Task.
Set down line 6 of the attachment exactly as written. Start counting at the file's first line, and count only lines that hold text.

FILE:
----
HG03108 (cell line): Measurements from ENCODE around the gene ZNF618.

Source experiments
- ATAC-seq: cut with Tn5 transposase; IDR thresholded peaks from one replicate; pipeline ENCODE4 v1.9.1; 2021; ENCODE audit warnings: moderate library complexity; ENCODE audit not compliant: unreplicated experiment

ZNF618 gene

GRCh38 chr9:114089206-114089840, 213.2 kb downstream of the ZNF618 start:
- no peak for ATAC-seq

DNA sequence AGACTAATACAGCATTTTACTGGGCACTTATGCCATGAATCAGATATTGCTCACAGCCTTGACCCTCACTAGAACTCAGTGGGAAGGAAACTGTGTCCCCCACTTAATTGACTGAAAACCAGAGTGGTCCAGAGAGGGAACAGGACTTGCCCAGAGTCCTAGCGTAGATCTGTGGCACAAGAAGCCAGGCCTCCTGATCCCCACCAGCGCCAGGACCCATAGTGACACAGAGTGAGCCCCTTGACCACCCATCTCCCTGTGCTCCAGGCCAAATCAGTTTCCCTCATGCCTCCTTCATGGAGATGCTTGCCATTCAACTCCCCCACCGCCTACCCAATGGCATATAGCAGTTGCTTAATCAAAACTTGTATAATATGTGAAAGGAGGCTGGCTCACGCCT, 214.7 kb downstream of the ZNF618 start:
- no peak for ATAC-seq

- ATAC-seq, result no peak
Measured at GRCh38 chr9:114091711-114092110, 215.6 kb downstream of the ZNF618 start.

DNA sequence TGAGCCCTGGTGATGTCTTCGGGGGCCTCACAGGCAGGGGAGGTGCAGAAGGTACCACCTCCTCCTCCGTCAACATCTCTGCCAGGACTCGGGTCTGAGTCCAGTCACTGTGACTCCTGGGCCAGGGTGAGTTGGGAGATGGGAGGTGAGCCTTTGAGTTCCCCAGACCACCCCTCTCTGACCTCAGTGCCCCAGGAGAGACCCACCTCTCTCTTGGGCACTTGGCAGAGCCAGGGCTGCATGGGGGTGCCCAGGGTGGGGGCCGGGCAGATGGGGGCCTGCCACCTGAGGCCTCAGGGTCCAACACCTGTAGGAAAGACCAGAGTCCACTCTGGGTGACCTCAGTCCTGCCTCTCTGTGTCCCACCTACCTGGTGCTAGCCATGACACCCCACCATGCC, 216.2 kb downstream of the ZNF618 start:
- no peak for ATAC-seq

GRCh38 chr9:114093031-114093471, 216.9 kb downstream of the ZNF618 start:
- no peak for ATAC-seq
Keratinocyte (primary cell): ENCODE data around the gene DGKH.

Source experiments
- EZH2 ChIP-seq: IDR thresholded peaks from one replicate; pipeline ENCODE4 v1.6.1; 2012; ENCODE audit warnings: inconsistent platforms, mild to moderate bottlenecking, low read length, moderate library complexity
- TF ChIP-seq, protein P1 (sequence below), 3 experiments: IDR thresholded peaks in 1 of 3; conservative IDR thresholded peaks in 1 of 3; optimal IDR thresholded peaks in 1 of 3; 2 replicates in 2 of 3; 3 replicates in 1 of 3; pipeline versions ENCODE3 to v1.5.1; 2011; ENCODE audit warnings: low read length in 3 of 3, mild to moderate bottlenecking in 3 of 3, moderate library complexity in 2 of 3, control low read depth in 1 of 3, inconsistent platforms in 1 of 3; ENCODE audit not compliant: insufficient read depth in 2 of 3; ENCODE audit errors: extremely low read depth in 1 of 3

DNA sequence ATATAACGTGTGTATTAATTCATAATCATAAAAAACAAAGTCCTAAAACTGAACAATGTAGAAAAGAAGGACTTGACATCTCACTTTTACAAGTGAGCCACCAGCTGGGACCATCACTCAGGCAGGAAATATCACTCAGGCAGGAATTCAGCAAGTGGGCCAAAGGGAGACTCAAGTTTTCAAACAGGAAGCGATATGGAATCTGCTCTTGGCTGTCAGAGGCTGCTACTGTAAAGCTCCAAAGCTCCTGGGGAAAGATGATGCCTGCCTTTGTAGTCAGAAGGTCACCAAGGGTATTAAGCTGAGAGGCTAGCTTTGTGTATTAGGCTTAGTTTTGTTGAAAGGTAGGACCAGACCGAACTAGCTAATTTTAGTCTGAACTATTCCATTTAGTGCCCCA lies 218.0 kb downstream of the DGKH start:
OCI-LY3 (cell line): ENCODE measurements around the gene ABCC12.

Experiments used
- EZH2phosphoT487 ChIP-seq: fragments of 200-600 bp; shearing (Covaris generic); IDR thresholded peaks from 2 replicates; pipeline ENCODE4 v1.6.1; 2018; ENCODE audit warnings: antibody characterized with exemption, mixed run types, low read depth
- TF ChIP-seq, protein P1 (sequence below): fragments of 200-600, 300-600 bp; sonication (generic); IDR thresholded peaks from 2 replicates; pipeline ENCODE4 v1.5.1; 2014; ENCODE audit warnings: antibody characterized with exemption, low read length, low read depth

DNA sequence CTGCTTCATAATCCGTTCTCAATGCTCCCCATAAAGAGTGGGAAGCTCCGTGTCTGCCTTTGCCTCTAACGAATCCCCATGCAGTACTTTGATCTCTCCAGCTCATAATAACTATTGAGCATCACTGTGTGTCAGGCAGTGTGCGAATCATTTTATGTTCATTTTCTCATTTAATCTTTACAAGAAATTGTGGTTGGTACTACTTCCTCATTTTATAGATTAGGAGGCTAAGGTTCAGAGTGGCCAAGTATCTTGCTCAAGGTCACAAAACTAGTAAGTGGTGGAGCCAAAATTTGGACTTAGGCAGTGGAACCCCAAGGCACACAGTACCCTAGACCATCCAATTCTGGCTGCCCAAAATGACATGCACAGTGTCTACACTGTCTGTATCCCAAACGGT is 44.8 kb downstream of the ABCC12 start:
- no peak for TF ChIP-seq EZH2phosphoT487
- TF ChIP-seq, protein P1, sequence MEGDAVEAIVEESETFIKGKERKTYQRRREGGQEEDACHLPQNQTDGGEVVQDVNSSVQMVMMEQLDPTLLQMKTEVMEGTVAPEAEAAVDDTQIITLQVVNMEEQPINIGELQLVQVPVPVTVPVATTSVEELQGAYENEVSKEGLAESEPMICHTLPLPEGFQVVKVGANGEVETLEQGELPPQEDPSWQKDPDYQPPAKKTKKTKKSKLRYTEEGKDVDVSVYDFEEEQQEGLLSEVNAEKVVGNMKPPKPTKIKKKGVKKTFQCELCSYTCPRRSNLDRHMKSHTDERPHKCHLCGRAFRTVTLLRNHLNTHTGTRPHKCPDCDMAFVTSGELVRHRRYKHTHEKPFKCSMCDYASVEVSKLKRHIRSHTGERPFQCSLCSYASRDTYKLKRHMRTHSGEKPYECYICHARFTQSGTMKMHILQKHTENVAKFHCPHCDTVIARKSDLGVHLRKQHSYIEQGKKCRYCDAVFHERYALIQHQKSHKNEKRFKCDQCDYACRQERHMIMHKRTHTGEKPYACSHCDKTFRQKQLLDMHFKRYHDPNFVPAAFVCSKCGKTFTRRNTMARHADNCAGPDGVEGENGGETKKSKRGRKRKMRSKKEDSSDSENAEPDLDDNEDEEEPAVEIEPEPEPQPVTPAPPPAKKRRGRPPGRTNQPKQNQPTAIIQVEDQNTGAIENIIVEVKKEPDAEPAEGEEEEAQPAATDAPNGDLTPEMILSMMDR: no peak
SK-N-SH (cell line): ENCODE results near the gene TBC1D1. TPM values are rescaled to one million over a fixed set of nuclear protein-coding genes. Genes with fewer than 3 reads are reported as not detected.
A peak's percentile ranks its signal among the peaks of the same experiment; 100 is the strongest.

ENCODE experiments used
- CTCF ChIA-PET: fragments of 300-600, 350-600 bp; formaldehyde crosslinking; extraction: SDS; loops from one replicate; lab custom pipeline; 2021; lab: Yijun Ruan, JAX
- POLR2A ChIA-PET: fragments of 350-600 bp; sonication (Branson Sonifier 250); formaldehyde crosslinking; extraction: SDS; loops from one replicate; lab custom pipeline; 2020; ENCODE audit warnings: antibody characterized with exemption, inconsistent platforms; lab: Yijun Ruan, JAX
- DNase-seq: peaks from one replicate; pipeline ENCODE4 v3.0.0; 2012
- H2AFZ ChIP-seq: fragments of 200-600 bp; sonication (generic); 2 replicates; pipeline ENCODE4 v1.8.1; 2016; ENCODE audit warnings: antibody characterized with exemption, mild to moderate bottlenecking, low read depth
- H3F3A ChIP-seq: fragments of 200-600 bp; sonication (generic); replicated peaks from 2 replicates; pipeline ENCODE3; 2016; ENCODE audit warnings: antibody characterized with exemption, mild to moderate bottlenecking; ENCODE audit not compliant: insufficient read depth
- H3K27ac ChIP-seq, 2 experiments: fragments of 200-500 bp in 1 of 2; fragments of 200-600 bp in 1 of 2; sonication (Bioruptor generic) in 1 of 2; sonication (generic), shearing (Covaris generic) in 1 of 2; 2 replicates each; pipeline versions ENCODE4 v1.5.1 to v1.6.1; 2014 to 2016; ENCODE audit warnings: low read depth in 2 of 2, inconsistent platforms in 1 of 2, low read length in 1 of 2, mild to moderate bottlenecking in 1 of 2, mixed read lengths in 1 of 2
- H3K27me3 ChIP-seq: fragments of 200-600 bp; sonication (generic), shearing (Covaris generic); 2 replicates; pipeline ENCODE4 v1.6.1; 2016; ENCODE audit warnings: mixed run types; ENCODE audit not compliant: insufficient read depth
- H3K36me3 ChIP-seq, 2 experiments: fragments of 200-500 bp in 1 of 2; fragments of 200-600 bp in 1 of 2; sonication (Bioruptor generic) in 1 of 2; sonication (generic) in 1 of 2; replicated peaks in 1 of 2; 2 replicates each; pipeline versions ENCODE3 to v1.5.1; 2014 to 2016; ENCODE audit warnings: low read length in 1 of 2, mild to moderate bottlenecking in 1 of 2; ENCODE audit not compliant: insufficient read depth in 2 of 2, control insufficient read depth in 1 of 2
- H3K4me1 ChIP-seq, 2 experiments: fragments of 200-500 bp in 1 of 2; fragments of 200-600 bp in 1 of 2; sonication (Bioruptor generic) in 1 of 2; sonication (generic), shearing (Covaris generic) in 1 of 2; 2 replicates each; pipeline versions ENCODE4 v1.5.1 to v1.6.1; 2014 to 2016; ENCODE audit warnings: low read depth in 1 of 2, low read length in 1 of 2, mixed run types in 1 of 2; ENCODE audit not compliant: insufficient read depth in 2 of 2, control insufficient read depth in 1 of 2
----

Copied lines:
- no peak for ATAC-seq